Estimated Number of Buprenorphine- and Hydromorphone-Related ED Visits More Than Doubles from 2006 to 2010

The estimated number of emergency department (ED) visits related to the nonmedical use of opioid pain killers increased 79% from 201,280 in 2006 to 359,921 in 2010, according to the most recent data from the Drug Abuse Warning Network (DAWN). The greatest increases were seen in buprenorphine- and hydromorphone-related ED visits. In 2006, the nonmedical use of buprenorphine was involved as either a direct cause or a contributing factor in an estimated 4,440 ED visits, compared to 15,778 in 2010—an increase of 255%. The estimated number of visits related to the nonmedical use of hydromorphone increased 161% over the same 5-year period (see figure below).

While the number of ED visits for the nonmedical use of buprenorphine and hydromorphone is relatively small compared to other opioid pain relievers, the magnitude of the increase suggests that there may be emerging problems with the nonmedical use of these drugs that warrant the monitoring of their use and related consequences.

Estimated Number of U.S. Emergency Department Visits Related to the Nonmedical Use of Opioid Pain Relievers, 2006 to 2010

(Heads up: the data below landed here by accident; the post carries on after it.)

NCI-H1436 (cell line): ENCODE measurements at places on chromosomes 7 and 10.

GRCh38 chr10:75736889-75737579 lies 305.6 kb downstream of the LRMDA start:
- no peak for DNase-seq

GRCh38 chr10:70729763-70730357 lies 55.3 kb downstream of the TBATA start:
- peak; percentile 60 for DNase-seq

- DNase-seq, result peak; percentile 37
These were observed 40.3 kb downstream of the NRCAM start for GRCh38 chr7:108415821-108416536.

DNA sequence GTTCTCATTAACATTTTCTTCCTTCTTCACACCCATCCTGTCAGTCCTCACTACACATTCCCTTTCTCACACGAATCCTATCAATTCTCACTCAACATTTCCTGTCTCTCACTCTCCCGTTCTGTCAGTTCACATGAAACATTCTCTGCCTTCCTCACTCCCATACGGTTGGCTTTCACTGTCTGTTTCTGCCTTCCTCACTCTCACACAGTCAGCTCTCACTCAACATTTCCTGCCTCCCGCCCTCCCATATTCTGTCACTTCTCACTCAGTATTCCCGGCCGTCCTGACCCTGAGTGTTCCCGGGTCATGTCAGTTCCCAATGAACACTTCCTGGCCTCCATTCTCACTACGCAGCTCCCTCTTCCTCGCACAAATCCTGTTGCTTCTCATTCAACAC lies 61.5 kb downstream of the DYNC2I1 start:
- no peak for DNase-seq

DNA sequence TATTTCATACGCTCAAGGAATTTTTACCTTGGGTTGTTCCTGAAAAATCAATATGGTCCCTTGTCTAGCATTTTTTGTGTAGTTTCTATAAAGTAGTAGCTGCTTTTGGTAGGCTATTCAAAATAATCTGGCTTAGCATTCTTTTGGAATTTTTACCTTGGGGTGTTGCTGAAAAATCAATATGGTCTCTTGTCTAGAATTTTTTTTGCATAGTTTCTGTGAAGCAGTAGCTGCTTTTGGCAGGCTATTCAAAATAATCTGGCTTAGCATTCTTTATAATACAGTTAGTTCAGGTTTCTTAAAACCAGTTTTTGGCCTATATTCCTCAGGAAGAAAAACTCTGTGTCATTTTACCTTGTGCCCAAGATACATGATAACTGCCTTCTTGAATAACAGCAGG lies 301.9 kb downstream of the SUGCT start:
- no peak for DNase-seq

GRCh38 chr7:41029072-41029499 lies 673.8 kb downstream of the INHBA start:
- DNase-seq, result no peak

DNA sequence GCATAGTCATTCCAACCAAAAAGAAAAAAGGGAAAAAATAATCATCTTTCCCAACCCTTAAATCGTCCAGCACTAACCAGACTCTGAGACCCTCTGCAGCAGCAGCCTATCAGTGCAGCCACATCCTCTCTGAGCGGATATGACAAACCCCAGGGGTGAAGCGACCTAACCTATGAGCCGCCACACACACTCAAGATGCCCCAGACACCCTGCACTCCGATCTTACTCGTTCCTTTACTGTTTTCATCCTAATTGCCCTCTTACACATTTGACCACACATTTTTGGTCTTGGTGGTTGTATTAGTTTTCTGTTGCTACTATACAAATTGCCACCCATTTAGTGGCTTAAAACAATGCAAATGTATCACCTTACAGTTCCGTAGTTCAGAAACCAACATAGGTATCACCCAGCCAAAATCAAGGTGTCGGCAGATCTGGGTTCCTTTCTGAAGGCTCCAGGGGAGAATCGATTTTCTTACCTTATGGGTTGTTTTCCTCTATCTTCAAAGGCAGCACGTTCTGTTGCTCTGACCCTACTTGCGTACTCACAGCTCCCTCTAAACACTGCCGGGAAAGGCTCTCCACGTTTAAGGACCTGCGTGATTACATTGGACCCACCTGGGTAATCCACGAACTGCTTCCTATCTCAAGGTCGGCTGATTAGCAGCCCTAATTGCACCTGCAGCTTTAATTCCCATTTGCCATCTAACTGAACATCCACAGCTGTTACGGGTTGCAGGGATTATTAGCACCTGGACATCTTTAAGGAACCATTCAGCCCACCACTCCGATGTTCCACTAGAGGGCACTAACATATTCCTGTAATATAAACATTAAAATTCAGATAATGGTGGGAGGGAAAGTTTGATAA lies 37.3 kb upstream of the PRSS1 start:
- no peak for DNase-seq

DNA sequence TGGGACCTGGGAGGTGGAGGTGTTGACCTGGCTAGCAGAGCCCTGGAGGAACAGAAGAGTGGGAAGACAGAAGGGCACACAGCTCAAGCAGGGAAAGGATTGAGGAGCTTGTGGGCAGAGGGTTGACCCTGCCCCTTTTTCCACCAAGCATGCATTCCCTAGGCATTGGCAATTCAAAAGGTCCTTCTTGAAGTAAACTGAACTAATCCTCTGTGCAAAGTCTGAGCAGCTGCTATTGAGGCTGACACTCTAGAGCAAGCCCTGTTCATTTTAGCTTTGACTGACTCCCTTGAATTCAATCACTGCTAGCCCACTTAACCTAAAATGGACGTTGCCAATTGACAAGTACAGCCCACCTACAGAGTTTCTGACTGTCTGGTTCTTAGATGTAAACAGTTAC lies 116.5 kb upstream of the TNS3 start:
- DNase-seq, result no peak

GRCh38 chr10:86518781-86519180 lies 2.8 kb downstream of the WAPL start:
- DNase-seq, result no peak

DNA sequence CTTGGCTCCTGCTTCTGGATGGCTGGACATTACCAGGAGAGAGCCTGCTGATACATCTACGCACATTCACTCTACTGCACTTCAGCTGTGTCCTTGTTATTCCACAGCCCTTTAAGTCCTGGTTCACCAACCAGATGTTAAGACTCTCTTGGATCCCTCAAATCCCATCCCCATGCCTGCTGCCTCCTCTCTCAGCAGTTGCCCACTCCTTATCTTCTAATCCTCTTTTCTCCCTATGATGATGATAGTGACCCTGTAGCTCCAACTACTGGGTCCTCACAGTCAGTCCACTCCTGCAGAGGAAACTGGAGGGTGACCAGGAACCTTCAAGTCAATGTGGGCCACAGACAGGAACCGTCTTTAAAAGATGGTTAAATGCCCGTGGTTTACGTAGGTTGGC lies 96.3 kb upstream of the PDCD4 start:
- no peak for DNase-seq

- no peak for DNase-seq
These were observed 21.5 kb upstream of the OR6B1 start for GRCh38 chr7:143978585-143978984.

Drug Name (Common Brand Names) Number of ED Visits for Nonmedical Use

2006                       2010

Percent Change 2006 to 2010
Buprenorphine (Suboxone, Subutex, Temgesic, Buprenex)

 

4,440 15,778 +255%
Hydromorphone (Palladone, Dilaudid)

 

6,780 17,666 +161%
Oxycodone (Oxycontin, Percodan, Percocet)

 

64,891 146,355 +126%
Hydrocodone (Vicodin, Lorcet, Lortab)

 

57,550 95,972 +67%
Methadone (Methadose) 45,130 65,945

 

+46%
Morphine (MS Contin, Morphine IR)

 

20,416 29,605 +45%
Propoxyphene (Darvon) 6,220 8,832

 

+42%
Fentanyl (Actiq, Duragesic) 16,012 21,196

 

+32%
Codeine (Tylenol with Codeine)

 

6,928 7,928 +14%
Meperidine (Demerol) 1,440 1,151

 

-20%
Total Opioid Pain Relievers

201,280 359,921 +79%

Notes Nonmedical use includes taking more than the prescribed dose; taking a drug prescribed for another individual; deliberate poisoning by another person; and documented misuse or abuse. Five categories of opioid pain relievers (dihydrocodeine, opium, pentazocine, phenacetin, and all other narcotic analgesics) were not included in the above table because the estimate for either 2006 and/or 2010 did not meet standards of precision (relative standard error greater than 50% or an unweighted count or estimate less than 30).

Adapted by CESAR from Substance Abuse and Mental Health Services Administration (SAMHSA), National Estimates of Drug-Related Emergency Department Visits, 2004-2010 – Nonmedical Use of Pharmaceuticals, 2012. Available online at http://www.samhsa.gov/data/DAWN.aspx#DAWN%202010%20ED%20Excel%20Files%20-%20National%20Tables.

Source: CesarFax.com – August 6, 2012

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